Drug Dealers Caught on Google Street View

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"I didn't even notice I was being photographed by the Google car," he said. "Then about three weeks ago my cousin phoned me and said I was in the newspaper."

Heart-Shaped Lakes and 10-Foot Snakes

Arizona's Oprah Maze

She's one of the biggest stars on the planet, so it only makes sense that she has a special place in Google Earth, too. Arizona's Schnepf Farms carves a maze with the outline of a famous person into its 10-acre cornfield each year around Halloween. Larry King, Jay Leno and Steve Nash are among the celebrities who have been recognized in this way. In 2004, Oprah Winfrey was the farm's celebrity of choice.

Heart-Shaped Lake

Google's Frank Taylor and Google Sightseeing's James Turnbull said there's a lot of love on Google Earth. They've compiled whole collections of heart-shaped things seen from space, as well as a handful of visible marriage proposals. This heart-shaped lake in Ohio is just one of several like it found by members of the Google Earth community.

Firefox Crop Circles

In a bid to generate some PR buzz for the Web browser in 2006, some Firefox fans made a gigantic Firefox logo in a crop field. According to the Google Earth blog, the project involved significant planning, building of the crop stompers, GPS devices and a helicopter (to capture the aerial photo). This crop circle is one of a large collection of crop circles visible through Google Earth.

Jesus in the Sand Dunes

In 2005, the Google Earth blogs were chattering about reports of the face of Jesus in Peruvian sand dunes. Some say they don't see the resemblance to Jesus Christ, but others still wonder about the origins of the hazy image.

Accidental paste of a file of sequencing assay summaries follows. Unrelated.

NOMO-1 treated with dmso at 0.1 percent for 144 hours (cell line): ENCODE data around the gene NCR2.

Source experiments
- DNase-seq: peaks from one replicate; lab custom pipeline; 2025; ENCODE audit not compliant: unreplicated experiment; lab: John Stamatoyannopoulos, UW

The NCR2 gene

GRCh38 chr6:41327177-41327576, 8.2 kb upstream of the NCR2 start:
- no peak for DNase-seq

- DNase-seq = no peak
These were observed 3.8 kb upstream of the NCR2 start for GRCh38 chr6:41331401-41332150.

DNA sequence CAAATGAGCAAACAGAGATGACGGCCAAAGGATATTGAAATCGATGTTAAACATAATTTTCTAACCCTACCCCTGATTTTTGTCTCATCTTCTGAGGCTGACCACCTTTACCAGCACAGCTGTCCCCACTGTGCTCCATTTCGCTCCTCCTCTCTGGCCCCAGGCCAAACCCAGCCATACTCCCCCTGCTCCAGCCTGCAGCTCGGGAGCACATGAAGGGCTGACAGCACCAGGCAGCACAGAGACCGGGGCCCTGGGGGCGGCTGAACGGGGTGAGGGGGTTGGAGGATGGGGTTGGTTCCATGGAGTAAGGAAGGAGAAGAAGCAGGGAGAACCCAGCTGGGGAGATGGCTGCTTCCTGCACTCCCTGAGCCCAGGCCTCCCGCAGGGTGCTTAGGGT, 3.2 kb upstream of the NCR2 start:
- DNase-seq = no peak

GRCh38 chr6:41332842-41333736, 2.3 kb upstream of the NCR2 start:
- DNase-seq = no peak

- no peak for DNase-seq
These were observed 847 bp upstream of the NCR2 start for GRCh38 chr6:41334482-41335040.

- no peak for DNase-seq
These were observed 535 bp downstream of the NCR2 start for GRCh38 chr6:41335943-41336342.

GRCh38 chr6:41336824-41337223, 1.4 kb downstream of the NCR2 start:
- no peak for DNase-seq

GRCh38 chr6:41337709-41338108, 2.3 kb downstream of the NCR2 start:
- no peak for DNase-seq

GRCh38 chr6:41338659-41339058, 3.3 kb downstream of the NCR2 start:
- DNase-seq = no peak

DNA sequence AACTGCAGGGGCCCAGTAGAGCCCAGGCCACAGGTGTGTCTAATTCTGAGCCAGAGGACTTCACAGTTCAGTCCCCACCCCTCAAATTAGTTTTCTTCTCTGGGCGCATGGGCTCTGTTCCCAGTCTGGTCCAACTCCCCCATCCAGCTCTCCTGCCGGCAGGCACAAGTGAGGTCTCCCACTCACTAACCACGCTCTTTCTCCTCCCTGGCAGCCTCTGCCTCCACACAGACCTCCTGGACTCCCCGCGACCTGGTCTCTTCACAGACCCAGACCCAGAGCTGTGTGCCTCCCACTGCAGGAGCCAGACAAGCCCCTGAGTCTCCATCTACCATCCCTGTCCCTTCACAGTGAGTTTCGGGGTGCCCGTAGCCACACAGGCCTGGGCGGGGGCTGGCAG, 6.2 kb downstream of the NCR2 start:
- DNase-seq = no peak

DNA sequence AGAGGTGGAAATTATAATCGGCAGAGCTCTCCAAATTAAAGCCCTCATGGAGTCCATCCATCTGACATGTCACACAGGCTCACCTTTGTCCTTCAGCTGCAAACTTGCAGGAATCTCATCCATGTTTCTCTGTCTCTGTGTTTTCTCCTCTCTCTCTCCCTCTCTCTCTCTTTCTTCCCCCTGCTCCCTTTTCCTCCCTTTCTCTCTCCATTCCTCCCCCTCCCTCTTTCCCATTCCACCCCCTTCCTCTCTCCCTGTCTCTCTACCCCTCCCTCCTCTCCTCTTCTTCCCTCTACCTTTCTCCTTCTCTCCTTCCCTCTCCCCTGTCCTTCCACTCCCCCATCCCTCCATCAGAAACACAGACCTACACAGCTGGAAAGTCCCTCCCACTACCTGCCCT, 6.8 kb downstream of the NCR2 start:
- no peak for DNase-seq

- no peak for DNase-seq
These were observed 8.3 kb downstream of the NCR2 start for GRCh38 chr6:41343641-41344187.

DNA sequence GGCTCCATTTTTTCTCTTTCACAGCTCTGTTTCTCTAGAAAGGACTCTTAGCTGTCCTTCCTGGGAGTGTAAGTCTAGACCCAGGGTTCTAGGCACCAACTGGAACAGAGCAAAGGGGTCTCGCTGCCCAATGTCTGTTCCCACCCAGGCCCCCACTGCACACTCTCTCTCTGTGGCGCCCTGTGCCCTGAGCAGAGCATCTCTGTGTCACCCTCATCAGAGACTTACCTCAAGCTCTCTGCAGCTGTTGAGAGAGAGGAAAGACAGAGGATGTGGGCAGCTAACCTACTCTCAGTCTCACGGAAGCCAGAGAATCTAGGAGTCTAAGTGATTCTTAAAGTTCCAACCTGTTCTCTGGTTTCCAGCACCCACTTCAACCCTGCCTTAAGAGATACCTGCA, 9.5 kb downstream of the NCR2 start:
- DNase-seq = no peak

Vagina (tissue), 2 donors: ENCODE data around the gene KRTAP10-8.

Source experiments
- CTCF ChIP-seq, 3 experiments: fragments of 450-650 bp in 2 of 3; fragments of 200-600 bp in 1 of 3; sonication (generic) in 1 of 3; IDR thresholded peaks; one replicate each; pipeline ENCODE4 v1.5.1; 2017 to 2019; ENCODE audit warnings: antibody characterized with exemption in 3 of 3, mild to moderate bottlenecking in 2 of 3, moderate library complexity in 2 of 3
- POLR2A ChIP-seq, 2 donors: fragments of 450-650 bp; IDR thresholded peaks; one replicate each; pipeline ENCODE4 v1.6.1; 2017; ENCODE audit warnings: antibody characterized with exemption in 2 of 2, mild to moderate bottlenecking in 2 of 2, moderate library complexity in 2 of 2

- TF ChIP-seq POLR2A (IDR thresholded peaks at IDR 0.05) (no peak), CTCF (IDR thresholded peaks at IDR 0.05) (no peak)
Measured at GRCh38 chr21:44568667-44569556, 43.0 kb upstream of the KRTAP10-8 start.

Googling for Gold

Los Angeles musician Nathan Smith believes a 19th century Spanish galleon laden with gold and silver is buried on a ranch in south Texas. He is convinced he found its location using Google Earth.

The only problem now? If the ship does exist, it is buried on private property.

The family that owns the land doesn't want anyone digging up their property for a ship no one has proved even exists.

Citing Maritime Law, on Land

"It has been my experience, more times than not, a legend like this, there is some basis of truth," Smith said. "Because it has been around long enough that they have named it Barkentine Creek. That alone makes me think that there was, or is, something buried out there."

A barkentine is a kind of sailing ship.

Smith has brought the landowners to federal court in a case titled Smith vs. Abandoned Ship, and has argued he has the right under maritime law to dig up a ranch he doesn't own looking for a ship no one is sure exists.

Lost City of Atlantis?

Using the latest version of Google Earth, which allows users to peer under the sea, a British engineer believed he spotted the lost city of Atlantis off the coast of Africa, about 600 miles from the Canary Islands.

The image on Google Earth appears to show a grid-like pattern, which some have said resembles a planned city.

The ancient city was first mentioned by the Greek philosopher Plato, and legend holds it sank into the sea. The exact location of the city, and whether such a place even existed, has obsessed treasure hunters for centuries.

Google, however, had a much less exciting explanation for the undersea pattern.

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